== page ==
How does "do something OR DIE()" work in PHP?


I'm writing a php app to access a MySQL database, and on a tutorial, it says something of the form

mysql_connect($host, $user, $pass) or die("could not connect");

How does PHP know that the function failed so that it runs the die part? I guess I'm asking how the "or" part of it works. I don't think I've seen it before.

1/11/2009 7:08:57 AM

Accepted Answer

If the first statement returns true, then the entire statement must be true therefore the second part is never executed.

For example:

$x = 5;
true or $x++;
echo $x;  // 5

false or $x++;
echo $x; // 6

Therefore, if your query is unsuccessful, it will evaluate the die() statement and end the script.

9/12/2012 10:24:33 AM

PHP's or works like C's || (which incidentally is also supported by PHP - or just looks nicer and has different operator precedence - see this page).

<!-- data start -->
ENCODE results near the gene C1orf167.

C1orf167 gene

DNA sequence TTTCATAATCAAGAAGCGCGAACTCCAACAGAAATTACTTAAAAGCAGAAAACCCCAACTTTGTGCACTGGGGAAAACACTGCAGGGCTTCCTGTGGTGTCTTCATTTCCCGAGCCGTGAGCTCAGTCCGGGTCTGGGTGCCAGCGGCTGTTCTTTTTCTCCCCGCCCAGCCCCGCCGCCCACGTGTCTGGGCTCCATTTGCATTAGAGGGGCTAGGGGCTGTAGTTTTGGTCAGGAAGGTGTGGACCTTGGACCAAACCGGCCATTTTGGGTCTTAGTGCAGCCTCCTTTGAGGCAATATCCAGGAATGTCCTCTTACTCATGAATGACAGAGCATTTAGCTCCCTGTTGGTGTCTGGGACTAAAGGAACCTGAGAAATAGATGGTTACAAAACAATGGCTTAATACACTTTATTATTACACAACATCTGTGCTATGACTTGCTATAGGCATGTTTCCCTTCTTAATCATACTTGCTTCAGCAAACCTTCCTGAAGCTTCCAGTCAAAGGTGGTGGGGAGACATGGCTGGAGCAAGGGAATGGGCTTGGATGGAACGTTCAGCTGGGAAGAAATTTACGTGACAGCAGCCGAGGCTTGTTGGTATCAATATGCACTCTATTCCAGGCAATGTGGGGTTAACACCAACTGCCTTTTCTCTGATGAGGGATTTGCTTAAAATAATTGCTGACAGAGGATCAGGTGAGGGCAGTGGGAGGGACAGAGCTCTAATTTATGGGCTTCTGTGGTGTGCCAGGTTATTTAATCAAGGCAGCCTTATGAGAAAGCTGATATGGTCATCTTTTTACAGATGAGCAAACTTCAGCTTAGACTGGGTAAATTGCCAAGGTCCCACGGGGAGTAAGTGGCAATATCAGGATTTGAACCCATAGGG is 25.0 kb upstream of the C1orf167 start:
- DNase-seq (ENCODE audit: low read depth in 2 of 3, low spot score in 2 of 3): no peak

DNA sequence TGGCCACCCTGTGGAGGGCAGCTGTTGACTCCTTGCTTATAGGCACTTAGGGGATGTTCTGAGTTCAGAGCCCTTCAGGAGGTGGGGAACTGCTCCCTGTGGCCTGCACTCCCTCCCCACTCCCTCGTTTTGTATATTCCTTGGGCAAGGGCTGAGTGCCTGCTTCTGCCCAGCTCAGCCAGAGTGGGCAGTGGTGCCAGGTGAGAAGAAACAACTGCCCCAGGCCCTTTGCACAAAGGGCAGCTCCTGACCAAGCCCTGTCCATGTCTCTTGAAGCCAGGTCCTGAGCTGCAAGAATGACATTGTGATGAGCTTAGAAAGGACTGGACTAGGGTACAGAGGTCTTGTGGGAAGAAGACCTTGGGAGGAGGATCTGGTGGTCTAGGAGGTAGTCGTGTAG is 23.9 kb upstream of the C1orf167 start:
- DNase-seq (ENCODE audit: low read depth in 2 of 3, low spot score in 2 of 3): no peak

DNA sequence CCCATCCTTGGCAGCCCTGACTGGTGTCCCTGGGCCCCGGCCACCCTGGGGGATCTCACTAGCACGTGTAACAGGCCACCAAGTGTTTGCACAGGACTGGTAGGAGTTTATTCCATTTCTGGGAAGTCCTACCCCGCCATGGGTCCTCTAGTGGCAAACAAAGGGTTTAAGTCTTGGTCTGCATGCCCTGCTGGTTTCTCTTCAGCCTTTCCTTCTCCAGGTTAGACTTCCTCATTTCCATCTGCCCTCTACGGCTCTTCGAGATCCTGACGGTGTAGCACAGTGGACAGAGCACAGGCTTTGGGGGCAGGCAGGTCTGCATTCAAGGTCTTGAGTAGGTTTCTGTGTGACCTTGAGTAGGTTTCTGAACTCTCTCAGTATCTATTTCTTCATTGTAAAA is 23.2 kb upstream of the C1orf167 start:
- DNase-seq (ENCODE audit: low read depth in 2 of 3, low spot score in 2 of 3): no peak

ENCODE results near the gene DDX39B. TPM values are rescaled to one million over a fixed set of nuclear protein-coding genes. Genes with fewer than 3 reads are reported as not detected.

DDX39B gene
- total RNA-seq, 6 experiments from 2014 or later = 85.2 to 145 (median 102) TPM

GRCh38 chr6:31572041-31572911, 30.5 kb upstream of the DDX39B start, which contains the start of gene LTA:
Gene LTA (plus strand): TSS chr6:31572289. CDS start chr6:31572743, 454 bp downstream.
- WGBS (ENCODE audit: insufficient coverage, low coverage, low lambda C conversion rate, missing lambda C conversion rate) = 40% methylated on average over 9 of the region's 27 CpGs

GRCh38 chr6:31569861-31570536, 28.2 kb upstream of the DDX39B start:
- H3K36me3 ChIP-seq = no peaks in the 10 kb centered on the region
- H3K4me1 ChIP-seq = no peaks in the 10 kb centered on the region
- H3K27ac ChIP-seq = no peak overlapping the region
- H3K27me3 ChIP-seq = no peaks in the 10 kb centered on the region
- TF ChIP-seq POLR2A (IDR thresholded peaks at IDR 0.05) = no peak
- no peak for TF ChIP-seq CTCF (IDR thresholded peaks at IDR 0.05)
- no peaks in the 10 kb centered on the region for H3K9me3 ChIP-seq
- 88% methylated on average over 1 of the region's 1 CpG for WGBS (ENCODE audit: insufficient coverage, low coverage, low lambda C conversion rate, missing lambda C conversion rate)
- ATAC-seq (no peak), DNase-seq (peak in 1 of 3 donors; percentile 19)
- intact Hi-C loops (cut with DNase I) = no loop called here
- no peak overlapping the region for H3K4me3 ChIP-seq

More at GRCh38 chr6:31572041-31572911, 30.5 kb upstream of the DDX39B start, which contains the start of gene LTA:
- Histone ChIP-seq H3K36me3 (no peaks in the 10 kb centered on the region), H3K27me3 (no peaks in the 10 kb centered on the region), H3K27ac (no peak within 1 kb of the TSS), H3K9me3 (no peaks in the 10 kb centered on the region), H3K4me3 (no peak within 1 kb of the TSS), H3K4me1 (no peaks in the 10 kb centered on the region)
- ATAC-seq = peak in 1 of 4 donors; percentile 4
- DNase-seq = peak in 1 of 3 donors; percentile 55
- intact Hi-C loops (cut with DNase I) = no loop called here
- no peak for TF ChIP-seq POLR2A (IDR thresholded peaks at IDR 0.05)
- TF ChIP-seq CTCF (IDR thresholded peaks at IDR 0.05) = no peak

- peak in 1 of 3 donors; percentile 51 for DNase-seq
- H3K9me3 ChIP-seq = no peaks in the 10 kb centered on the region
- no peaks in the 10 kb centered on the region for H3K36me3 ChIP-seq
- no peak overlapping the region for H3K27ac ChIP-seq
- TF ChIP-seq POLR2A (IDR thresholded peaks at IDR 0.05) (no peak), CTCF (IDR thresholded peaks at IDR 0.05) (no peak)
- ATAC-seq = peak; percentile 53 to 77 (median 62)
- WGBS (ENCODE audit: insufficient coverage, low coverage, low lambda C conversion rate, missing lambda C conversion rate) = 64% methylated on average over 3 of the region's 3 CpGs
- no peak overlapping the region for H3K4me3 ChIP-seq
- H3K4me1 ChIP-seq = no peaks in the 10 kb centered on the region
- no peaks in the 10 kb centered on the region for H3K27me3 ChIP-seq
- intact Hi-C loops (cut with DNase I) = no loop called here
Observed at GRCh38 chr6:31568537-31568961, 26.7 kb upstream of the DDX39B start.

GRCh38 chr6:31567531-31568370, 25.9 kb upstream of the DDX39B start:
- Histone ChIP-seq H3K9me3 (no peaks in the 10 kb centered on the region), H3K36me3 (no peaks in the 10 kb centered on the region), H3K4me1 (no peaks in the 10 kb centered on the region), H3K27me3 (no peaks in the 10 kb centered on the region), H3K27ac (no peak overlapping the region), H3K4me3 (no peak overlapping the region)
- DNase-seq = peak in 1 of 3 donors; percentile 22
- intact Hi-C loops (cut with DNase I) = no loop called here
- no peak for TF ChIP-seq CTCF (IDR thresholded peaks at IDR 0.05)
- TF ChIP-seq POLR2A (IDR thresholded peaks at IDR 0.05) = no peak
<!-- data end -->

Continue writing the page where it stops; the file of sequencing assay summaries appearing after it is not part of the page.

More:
It's known as a short-circuit operator because it will skip any evaluations once it has enough information to decide the final value.

In your example, if mysql_connect() returns TRUE, then PHP already knows that the whole statement will evaluate to TRUE no matter what die() evalutes to, and hence die() isn't evaluated.

If mysql_connect() returns FALSE, PHP doesn't know whether the whole statement will evaluate to TRUE or FALSE so it goes on and tries to evalute die() - ending the script in the process.

It's just a nice trick that takes advantage of the way or works.

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